HomeHopewell Valley NewsHopewell NewsHopewell Township introduces 2023 municipal budget with tax decrease

Hopewell Township introduces 2023 municipal budget with tax decrease

Hopewell Township property owners will see a slight decrease in the municipal tax rate with the proposed 2023 municipal budget.

The $26.3 million budget was introduced on April 3 at a Township Committee meeting. A public hearing is scheduled for May 1.

“With a second year of a significant increase in property valuations and the net of the [tax] levy and those valuations, the municipal tax rate will go down in 2023,” Committeeman Kevin Kuchinski said.

The proposed municipal tax rate for the introduced budget is 43.5 cents per $100 of assessed valuation. The owner of an average home assessed at $484,577 would pay $2,107 in municipal taxes, a decrease of $15 from 2022’s tax rate of 43.8 cents.

Municipal taxes are one item on a property owner’s total tax bill, which also includes Hopewell Valley Regional School District taxes and Mercer County taxes.

The amount an individual pays in taxes is determined by the assessed value of his or her home and/or property, and the tax rate that is set by each taxing entity.

Hopewell Township’s municipal appropriations remain stable and are projected to be $26.3 million in 2023. Residential and commercial property owners support the appropriations through a tax levy.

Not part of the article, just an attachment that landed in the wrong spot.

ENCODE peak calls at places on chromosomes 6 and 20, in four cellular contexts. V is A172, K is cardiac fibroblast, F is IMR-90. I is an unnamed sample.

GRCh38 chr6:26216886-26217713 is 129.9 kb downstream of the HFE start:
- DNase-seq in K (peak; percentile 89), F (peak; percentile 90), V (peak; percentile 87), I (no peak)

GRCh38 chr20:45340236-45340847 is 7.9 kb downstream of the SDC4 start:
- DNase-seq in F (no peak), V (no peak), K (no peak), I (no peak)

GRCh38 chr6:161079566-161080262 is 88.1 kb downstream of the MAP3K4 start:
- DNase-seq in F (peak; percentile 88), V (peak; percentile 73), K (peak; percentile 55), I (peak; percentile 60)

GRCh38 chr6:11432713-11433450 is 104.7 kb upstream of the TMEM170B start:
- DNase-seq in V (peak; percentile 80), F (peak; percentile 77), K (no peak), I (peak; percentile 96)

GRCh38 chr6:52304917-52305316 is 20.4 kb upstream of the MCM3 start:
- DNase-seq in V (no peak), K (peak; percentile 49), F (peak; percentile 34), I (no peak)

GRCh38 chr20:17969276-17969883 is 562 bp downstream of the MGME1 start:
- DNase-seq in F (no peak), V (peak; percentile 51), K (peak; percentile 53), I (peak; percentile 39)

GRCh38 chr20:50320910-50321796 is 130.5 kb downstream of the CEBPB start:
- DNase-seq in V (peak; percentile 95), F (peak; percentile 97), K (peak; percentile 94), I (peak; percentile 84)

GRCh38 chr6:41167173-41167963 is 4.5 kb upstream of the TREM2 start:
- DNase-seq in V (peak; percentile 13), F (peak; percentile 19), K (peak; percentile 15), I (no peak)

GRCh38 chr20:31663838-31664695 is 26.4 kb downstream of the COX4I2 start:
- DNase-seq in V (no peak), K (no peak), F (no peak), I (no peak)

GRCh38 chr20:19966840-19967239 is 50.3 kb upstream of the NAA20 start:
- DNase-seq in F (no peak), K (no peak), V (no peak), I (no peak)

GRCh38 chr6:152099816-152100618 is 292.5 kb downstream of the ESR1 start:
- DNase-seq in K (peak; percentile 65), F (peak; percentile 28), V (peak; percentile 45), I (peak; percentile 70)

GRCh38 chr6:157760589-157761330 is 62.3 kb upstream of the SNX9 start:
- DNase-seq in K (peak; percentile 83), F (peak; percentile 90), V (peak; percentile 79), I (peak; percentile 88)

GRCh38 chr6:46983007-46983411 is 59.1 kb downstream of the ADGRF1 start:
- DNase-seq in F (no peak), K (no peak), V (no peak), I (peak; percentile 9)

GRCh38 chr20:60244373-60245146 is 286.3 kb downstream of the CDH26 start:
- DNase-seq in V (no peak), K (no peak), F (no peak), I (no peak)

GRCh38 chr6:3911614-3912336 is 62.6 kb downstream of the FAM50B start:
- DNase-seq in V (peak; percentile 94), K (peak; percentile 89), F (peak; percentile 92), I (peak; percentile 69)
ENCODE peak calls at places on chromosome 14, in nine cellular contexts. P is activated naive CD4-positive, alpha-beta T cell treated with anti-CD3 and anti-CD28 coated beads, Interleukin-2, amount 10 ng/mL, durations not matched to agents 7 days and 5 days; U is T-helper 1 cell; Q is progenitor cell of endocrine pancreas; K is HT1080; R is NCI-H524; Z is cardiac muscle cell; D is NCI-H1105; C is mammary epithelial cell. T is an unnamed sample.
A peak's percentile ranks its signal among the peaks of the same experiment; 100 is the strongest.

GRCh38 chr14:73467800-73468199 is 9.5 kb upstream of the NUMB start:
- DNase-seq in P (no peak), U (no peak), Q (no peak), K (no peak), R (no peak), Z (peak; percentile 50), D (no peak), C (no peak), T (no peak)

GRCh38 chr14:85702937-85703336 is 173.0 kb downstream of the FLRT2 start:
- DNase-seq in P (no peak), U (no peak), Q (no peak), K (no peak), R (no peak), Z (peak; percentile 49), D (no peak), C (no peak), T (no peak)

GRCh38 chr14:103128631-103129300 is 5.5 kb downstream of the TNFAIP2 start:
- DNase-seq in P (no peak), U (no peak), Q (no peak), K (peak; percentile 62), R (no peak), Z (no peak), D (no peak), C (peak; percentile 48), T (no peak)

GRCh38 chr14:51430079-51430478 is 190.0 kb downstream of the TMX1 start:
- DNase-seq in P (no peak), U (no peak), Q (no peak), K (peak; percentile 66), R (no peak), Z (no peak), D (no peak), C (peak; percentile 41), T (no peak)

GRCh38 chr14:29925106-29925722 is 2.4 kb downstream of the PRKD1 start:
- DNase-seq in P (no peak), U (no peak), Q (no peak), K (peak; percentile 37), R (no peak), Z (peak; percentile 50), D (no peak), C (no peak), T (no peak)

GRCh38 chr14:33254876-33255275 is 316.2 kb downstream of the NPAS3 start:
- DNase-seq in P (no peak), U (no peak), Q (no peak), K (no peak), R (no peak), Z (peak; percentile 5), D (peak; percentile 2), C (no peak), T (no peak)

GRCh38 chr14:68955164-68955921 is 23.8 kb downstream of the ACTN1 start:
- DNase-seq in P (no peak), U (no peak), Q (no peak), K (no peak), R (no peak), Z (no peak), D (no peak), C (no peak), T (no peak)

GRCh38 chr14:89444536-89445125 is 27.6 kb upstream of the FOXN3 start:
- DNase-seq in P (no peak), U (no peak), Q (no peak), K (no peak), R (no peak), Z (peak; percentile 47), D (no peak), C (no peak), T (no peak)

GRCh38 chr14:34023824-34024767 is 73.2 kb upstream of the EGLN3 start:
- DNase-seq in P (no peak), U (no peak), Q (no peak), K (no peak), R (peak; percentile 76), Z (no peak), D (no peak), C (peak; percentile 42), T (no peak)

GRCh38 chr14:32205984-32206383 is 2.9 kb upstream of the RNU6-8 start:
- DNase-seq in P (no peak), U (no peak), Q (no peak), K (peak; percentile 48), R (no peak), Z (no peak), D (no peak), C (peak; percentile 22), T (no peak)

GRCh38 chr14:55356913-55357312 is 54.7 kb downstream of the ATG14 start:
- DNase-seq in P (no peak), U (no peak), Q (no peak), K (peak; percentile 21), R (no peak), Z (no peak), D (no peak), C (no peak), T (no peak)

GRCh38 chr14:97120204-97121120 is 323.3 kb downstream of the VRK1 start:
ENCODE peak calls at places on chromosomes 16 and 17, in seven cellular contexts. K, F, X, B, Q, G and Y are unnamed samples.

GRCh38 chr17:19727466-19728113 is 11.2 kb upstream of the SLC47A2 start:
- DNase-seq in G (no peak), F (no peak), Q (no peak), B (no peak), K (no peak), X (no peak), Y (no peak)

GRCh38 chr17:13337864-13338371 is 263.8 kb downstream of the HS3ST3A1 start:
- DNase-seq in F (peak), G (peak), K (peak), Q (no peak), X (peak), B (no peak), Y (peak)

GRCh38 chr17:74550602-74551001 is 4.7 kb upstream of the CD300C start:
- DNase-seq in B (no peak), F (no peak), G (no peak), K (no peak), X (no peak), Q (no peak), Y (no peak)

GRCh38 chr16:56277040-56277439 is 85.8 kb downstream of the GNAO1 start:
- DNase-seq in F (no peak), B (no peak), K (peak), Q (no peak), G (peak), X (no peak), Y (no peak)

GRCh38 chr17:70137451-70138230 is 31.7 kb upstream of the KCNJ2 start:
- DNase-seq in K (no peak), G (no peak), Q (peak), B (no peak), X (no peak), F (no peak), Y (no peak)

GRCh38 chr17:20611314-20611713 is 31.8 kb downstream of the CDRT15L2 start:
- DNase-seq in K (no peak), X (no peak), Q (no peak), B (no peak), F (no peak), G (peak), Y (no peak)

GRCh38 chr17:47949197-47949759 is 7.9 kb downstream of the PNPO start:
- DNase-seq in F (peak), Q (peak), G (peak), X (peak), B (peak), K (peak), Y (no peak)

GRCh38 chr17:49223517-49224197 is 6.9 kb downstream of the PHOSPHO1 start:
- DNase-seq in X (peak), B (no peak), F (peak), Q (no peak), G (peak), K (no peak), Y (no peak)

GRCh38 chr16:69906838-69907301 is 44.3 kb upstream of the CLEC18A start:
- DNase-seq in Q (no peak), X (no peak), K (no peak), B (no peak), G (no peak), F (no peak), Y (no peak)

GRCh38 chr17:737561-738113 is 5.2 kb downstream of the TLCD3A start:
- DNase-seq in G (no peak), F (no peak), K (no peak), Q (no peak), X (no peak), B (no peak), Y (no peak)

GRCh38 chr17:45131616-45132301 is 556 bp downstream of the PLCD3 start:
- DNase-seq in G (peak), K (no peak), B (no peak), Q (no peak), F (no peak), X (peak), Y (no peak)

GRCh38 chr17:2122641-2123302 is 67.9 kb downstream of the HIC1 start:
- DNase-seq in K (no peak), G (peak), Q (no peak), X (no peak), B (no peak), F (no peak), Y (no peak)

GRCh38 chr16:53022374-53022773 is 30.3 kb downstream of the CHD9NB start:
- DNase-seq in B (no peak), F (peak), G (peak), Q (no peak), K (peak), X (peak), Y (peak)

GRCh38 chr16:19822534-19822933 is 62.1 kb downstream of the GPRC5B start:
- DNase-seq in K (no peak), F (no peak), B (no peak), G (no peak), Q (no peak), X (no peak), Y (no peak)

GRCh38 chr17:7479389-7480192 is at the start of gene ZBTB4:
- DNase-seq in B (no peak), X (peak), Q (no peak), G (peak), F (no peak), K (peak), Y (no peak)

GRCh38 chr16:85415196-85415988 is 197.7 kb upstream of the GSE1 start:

The tax levy is slightly increasing from $17 million in 2022 to $17.3 million for the 2023 budget.

“This budget is both below the tax levy cap and appropriation cap, which will allow us to bank both of those in the years going forward,” Township CFO Julie Troutman said.

Hopewell Township will use $1.99 million from the surplus as revenue in the budget, which is a $684,000 increase used from 2022.

Other revenues in the budget include $1.73 million in state aid; $928,250 from the American Rescue Plan; $800,000 from delinquent taxes; $657,163 from share service agreements; $446,000 from PILOTs (payment in lieu of taxes); and $407,000 from fees and permits.

On the appropriations side of the budget, the budget will fund appropriations that include $6.4 million on municipal debt service, which is increased by about $300,000 from 2022.

Additional appropriations include $4 million for the police department, $3.43 million for insurance, $2.04 million towards streets and roads, $1.1 million toward the police and fireman’s retirement system, $943,534 towards shared service agreements, $670,000 towards capital improvements, $400,000 on utilities, and $215,000 toward motor fuels, according to the introduced budget documents.

“As we outlined through the capital process. We will be directly funding roughly $500,000 from monies from some of the developers to provide for the usage of new amenities for current residents,” Kuchinski said.

“That includes work on the Hart’s Corner Schoolhouse and monies toward our turf field replacement, and direct funding to one of the new police vehicles.”

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